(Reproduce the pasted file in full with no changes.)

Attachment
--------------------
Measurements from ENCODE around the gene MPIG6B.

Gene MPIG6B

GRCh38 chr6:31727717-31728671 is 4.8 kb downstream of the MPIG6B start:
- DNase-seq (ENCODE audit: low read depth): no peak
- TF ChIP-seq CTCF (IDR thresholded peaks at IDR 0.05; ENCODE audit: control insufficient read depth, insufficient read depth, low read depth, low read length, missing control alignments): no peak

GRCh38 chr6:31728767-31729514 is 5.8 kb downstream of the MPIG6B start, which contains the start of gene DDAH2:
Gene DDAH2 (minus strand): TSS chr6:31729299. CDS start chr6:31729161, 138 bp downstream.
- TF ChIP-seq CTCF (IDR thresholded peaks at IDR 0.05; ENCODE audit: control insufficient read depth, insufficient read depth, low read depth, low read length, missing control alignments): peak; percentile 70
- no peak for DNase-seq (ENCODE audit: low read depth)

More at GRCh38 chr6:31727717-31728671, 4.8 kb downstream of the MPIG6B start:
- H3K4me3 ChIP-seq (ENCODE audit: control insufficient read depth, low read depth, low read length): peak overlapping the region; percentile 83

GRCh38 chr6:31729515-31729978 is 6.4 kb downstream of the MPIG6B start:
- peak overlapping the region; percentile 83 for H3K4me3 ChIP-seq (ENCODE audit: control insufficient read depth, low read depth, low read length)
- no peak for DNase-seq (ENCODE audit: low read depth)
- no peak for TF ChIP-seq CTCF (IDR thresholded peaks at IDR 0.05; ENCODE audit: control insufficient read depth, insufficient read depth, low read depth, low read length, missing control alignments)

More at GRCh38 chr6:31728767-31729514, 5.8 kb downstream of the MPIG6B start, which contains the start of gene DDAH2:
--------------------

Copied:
Measurements from ENCODE around the gene MPIG6B.

Gene MPIG6B

GRCh38 chr6:31727717-31728671 is 4.8 kb downstream of the MPIG6B start:
- DNase-seq (ENCODE audit: low read depth): no peak
- TF ChIP-seq CTCF (IDR thresholded peaks at IDR 0.05; ENCODE audit: control insufficient read depth, insufficient read depth, low read depth, low read length, missing control alignments): no peak

GRCh38 chr6:31728767-31729514 is 5.8 kb downstream of the MPIG6B start, which contains the start of gene DDAH2:
Gene DDAH2 (minus strand): TSS chr6:31729299. CDS start chr6:31729161, 138 bp downstream.
- TF ChIP-seq CTCF (IDR thresholded peaks at IDR 0.05; ENCODE audit: control insufficient read depth, insufficient read depth, low read depth, low read length, missing control alignments): peak; percentile 70
- no peak for DNase-seq (ENCODE audit: low read depth)

More at GRCh38 chr6:31727717-31728671, 4.8 kb downstream of the MPIG6B start:
- H3K4me3 ChIP-seq (ENCODE audit: control insufficient read depth, low read depth, low read length): peak overlapping the region; percentile 83

GRCh38 chr6:31729515-31729978 is 6.4 kb downstream of the MPIG6B start:
- peak overlapping the region; percentile 83 for H3K4me3 ChIP-seq (ENCODE audit: control insufficient read depth, low read depth, low read length)
- no peak for DNase-seq (ENCODE audit: low read depth)
- no peak for TF ChIP-seq CTCF (IDR thresholded peaks at IDR 0.05; ENCODE audit: control insufficient read depth, insufficient read depth, low read depth, low read length, missing control alignments)

More at GRCh38 chr6:31728767-31729514, 5.8 kb downstream of the MPIG6B start, which contains the start of gene DDAH2: